In the spring, once the blues show up, it’s pretty much guaranteed that tackle shops will sell out of Crocodile spoons and Postmasters. Once the stripes begin gorging on sand eels in the late fall, finding Ava jigs in the right size can be a chore.
Metals make an excellent lure to “deliver” lightweight teasers to fish that are focused on small baits. In the fall, when bass, blues and allies key in on small bay anchovies or sand eels, fishing a teaser will sometimes be the only way to get a bite.
Which slow pitch jigs are good to use?” It seems to me that some people just think “slow pitch jigs are good.” and “I want to use them in my game.” Well, sometimes you have to know how to use each jig so that the piece of metal turns into a lively movement. They say that micro baits are the main prey for predatory fish.
So, the idea of micro jigging is simply to mimic what fish eats the most. So the size of the jig is the most important factor.
We can’t talk about micro jig without Tungsten metal. It’s difficult to process because it’s so hard that you need a diamond cutter.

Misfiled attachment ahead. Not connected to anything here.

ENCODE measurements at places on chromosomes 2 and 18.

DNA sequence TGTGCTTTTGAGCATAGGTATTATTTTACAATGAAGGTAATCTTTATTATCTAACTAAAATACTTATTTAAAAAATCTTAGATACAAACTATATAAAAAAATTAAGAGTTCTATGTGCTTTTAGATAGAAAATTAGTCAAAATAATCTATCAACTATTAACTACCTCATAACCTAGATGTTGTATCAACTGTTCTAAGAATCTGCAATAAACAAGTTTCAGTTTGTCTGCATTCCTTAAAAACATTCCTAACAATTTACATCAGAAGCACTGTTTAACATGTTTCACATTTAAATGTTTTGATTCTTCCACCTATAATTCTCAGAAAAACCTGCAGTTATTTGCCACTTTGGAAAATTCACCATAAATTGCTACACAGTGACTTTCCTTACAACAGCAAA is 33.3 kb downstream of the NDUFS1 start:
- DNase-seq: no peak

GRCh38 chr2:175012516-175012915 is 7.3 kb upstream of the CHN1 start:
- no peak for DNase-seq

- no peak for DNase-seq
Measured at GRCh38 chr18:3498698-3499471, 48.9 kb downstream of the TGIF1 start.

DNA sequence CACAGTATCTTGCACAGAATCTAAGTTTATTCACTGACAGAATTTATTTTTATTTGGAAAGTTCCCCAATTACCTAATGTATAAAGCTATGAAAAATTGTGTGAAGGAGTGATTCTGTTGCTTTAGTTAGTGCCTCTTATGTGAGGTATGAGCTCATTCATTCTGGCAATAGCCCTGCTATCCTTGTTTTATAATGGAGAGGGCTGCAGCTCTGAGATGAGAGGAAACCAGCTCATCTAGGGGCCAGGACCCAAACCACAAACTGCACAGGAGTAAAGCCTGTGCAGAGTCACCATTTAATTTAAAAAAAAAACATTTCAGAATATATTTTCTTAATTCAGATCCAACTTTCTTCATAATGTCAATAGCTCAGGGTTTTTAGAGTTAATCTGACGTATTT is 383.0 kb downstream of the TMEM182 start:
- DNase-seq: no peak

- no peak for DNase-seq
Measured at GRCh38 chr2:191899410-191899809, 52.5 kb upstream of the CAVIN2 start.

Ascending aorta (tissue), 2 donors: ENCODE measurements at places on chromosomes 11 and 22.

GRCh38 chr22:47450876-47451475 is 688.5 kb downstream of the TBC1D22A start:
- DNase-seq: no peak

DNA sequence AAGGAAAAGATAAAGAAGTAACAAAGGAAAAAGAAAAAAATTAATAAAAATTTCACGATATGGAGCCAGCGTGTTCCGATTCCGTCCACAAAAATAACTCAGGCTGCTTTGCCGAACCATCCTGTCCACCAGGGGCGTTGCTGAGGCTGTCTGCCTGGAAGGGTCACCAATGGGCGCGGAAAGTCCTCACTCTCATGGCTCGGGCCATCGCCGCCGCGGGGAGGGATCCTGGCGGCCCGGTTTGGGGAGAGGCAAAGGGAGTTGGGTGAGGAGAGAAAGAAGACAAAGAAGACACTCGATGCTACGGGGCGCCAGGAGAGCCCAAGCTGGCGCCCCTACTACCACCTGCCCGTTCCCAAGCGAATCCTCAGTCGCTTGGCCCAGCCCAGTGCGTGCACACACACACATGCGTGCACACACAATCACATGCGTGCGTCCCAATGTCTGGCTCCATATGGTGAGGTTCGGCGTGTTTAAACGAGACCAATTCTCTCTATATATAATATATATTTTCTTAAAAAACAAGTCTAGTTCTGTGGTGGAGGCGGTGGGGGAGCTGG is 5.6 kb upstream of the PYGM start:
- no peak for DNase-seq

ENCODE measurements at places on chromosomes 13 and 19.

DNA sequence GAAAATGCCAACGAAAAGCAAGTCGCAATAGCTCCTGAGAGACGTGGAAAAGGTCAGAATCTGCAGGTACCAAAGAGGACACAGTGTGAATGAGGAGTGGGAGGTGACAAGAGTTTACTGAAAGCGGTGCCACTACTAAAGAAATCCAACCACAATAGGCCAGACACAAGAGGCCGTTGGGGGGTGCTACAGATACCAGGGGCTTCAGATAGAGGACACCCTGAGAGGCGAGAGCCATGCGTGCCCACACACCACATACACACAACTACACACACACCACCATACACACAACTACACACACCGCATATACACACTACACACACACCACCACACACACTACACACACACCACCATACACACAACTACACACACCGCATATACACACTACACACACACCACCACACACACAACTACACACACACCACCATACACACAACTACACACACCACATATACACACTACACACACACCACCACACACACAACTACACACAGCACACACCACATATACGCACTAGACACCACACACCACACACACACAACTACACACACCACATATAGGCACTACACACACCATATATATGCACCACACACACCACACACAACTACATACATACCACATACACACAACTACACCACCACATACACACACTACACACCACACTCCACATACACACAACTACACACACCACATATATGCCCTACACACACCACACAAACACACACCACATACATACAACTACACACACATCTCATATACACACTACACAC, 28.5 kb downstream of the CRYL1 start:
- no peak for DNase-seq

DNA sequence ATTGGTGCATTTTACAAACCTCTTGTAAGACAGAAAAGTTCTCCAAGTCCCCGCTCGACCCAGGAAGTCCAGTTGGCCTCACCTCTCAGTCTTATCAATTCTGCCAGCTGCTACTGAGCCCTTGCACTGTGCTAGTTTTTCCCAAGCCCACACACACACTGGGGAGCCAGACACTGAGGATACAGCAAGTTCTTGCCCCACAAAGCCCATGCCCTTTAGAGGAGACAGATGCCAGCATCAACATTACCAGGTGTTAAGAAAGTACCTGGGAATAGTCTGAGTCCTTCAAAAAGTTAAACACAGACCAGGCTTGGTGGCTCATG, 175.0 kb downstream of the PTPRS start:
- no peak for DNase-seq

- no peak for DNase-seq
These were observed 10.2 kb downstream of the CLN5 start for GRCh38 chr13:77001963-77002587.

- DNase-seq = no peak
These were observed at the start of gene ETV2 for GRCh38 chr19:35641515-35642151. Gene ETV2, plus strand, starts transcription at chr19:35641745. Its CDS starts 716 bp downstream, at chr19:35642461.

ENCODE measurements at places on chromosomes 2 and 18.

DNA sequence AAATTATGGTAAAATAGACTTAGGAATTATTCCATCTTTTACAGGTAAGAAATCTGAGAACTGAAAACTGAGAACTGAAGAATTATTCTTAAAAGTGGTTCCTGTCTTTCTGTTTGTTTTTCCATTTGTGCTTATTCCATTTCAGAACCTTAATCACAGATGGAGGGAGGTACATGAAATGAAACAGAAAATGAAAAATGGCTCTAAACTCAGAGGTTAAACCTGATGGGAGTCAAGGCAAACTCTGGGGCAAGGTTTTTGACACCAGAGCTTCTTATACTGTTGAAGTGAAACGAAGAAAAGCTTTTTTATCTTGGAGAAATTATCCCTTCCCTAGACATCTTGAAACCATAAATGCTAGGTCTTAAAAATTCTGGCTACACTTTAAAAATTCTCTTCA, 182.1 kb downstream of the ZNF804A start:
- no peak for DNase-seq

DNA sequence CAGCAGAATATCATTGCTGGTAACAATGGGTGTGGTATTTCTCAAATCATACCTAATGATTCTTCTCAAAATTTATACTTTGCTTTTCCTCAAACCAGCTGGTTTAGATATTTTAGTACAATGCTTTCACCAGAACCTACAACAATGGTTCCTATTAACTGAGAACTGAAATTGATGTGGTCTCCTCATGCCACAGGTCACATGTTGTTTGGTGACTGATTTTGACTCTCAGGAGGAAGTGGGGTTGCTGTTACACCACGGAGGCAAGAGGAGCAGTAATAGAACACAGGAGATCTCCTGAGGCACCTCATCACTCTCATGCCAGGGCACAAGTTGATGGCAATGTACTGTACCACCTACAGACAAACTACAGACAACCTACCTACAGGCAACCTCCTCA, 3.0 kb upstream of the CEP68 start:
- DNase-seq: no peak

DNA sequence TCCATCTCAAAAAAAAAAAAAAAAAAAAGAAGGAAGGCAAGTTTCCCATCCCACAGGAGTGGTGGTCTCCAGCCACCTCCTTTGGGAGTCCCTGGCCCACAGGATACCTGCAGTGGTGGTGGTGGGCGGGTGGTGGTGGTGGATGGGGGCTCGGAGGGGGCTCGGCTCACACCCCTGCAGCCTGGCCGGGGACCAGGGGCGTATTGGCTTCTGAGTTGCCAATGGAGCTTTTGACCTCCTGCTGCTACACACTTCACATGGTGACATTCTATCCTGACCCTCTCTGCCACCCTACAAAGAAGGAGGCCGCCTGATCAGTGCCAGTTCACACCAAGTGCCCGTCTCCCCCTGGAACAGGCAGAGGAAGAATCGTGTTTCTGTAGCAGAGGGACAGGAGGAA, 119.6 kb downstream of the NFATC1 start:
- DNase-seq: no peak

Its specific gravity is 1.7 times greater than lead which other jigs are made of. Probably the most popular jig is Micro Flip by Gear-Lab.
I’ve just done it a couple of times at 30 m to 50 m of water from a free drifting boat. With PE1.5, it was harder to feel the touch down and it felt like it blew the jig up off the bottom faster.
PE1.5 catches more current which blows out more line slack, which, as a consequence, lifts the jig upward. It helps it swallowed well and doesn’t flip off bites.
I don’t think there’s a slow pitch jig that is smaller than 6 cm size. The key factor of micro jigging is Tungsten metal, I think.
Because of its specific gravity, the jig can be low profile for the weight. And because of that size and weight, it catches much less water resistance than lead.
But with a slow pitch jig as we know it, we need to use certain weight. Usually 1.5 or 2 times heavier than conventional jigs.